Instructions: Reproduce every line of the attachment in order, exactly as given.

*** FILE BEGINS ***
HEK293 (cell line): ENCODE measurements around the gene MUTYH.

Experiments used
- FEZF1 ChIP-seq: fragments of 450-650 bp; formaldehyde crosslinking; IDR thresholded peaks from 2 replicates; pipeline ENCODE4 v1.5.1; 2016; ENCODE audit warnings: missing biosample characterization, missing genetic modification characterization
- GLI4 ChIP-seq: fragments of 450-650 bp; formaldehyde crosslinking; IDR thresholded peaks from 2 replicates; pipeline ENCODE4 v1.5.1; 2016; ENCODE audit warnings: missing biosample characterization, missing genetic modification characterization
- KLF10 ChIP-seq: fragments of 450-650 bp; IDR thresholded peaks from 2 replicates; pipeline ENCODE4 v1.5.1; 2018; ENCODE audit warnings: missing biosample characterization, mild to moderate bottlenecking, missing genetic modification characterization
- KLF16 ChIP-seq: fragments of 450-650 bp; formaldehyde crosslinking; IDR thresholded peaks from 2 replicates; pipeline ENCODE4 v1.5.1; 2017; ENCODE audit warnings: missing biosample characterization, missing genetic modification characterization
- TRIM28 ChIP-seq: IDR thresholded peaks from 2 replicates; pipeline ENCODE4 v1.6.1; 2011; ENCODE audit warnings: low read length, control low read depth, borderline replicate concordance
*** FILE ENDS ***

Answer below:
HEK293 (cell line): ENCODE measurements around the gene MUTYH.

Experiments used
- FEZF1 ChIP-seq: fragments of 450-650 bp; formaldehyde crosslinking; IDR thresholded peaks from 2 replicates; pipeline ENCODE4 v1.5.1; 2016; ENCODE audit warnings: missing biosample characterization, missing genetic modification characterization
- GLI4 ChIP-seq: fragments of 450-650 bp; formaldehyde crosslinking; IDR thresholded peaks from 2 replicates; pipeline ENCODE4 v1.5.1; 2016; ENCODE audit warnings: missing biosample characterization, missing genetic modification characterization
- KLF10 ChIP-seq: fragments of 450-650 bp; IDR thresholded peaks from 2 replicates; pipeline ENCODE4 v1.5.1; 2018; ENCODE audit warnings: missing biosample characterization, mild to moderate bottlenecking, missing genetic modification characterization
- KLF16 ChIP-seq: fragments of 450-650 bp; formaldehyde crosslinking; IDR thresholded peaks from 2 replicates; pipeline ENCODE4 v1.5.1; 2017; ENCODE audit warnings: missing biosample characterization, missing genetic modification characterization
- TRIM28 ChIP-seq: IDR thresholded peaks from 2 replicates; pipeline ENCODE4 v1.6.1; 2011; ENCODE audit warnings: low read length, control low read depth, borderline replicate concordance